Curve and Surface Basics Implicit and parametric forms Power basis form Bezier curves Rational Bezier Curves Tensor Product Surfaces ME525x NURBS Curve and Surface Modeling Page 1 Implicit and Parametric

### CS337 INTRODUCTION TO COMPUTER GRAPHICS. Describing Shapes. Constructing Objects in Computer Graphics. Bin Sheng Representing Shape 9/20/16 1/15

Describing Shapes Constructing Objects in Computer Graphics 1/15 2D Object Definition (1/3) Lines and polylines: Polylines: lines drawn between ordered points A closed polyline is a polygon, a simple polygon

### Generalized barycentric coordinates

Generalized barycentric coordinates Michael S. Floater August 20, 2012 In this lecture, we review the definitions and properties of barycentric coordinates on triangles, and study generalizations to convex,

### CSE452 Computer Graphics

CSE452 Computer Graphics Lecture 19: From Morphing To Animation Capturing and Animating Skin Deformation in Human Motion, Park and Hodgins, SIGGRAPH 2006 CSE452 Lecture 19: From Morphing to Animation 1

### Three-Dimensional Distance Field Metamorphosis

Three-Dimensional Distance Field Metamorphosis DANIEL COHEN-OR DAVID LEVIN and AMIRA SOLOMOVICI Tel-Aviv University Given two or more objects of general topology, intermediate objects are constructed by

### 04 - Normal Estimation, Curves

04 - Normal Estimation, Curves Acknowledgements: Olga Sorkine-Hornung Normal Estimation Implicit Surface Reconstruction Implicit function from point clouds Need consistently oriented normals < 0 0 > 0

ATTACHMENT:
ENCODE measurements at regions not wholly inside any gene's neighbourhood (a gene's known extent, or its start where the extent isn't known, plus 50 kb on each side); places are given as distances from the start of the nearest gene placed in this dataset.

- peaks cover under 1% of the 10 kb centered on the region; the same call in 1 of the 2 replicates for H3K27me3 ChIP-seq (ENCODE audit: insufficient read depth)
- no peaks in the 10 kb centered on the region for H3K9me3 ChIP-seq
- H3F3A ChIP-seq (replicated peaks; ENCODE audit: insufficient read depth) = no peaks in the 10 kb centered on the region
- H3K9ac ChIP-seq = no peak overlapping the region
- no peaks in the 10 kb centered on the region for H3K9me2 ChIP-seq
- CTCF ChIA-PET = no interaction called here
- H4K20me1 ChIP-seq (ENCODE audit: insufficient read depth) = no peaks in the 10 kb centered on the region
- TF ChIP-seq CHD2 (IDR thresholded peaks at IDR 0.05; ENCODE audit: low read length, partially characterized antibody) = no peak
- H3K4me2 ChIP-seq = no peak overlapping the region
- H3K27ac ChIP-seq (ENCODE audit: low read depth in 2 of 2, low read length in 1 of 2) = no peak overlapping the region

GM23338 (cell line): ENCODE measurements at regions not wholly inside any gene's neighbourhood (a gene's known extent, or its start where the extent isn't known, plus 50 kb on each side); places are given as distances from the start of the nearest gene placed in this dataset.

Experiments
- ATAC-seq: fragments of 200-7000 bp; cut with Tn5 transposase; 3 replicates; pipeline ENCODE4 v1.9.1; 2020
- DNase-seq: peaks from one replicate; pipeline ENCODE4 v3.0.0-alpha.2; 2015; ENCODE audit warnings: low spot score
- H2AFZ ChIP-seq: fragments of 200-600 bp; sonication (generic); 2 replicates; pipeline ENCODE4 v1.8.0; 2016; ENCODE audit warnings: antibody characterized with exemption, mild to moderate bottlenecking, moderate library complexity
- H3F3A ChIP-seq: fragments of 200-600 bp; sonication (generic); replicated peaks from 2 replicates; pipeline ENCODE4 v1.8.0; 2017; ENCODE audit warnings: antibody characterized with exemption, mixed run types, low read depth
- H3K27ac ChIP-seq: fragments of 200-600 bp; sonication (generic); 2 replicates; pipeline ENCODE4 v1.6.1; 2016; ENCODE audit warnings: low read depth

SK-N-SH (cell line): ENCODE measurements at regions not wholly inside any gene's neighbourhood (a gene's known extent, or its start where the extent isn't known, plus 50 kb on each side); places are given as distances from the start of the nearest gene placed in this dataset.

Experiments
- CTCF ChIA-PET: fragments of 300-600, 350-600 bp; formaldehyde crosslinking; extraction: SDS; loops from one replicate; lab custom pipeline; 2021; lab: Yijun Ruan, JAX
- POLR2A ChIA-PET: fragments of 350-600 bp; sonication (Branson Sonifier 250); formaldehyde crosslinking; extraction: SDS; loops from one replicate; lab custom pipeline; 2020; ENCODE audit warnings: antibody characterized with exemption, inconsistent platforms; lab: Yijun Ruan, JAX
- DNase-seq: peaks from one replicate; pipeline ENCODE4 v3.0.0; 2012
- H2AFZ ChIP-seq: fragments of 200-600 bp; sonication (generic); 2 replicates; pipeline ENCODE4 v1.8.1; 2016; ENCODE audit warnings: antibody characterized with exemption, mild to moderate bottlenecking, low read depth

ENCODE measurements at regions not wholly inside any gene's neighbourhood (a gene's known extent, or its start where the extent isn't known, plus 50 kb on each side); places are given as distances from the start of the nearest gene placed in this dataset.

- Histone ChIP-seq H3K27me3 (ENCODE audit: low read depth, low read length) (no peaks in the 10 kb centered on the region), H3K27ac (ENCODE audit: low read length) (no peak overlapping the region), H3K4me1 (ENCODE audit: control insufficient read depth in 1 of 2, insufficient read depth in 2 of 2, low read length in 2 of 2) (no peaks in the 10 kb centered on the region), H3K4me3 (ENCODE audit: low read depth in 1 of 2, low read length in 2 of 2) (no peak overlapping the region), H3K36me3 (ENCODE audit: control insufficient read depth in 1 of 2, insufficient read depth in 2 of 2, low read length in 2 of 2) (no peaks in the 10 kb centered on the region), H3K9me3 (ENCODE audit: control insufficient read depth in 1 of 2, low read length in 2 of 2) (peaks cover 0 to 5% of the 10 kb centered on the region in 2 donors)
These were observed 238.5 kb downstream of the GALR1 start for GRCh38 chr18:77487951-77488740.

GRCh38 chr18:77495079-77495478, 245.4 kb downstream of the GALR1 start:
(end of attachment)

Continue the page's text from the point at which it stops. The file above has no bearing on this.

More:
### Animations. Hakan Bilen University of Edinburgh. Computer Graphics Fall Some slides are courtesy of Steve Marschner and Kavita Bala

Animations Hakan Bilen University of Edinburgh Computer Graphics Fall 2017 Some slides are courtesy of Steve Marschner and Kavita Bala Animation Artistic process What are animators trying to do? What tools

### Free-Form Deformation and Other Deformation Techniques

Free-Form Deformation and Other Deformation Techniques Deformation Deformation Basic Definition Deformation: A transformation/mapping of the positions of every particle in the original object to those

### MOTION OF A LINE SEGMENT WHOSE ENDPOINT PATHS HAVE EQUAL ARC LENGTH. Anton GFRERRER 1 1 University of Technology, Graz, Austria

MOTION OF A LINE SEGMENT WHOSE ENDPOINT PATHS HAVE EQUAL ARC LENGTH Anton GFRERRER 1 1 University of Technology, Graz, Austria Abstract. The following geometric problem originating from an engineering

### CS 450 Numerical Analysis. Chapter 7: Interpolation

Lecture slides based on the textbook Scientific Computing: An Introductory Survey by Michael T. Heath, copyright c 2018 by the Society for Industrial and Applied Mathematics. http://www.siam.org/books/cl80

### Polyhedron Realization for Shape Transformation

Polyhedron Realization for Shape Transformation Avner Shapiro Ayellet Tal Department of Computer Science Department of Electrical Engineering The Hebrew University Technion Israel Institute of Technology

### CHAPTER 6 Parametric Spline Curves

CHAPTER 6 Parametric Spline Curves When we introduced splines in Chapter 1 we focused on spline curves, or more precisely, vector valued spline functions. In Chapters 2 and 4 we then established the basic

### CGT 581 G Geometric Modeling Curves

CGT 581 G Geometric Modeling Curves Bedrich Benes, Ph.D. Purdue University Department of Computer Graphics Technology Curves What is a curve? Mathematical definition 1) The continuous image of an interval

### An introduction to interpolation and splines

An introduction to interpolation and splines Kenneth H. Carpenter, EECE KSU November 22, 1999 revised November 20, 2001, April 24, 2002, April 14, 2004 1 Introduction Suppose one wishes to draw a curve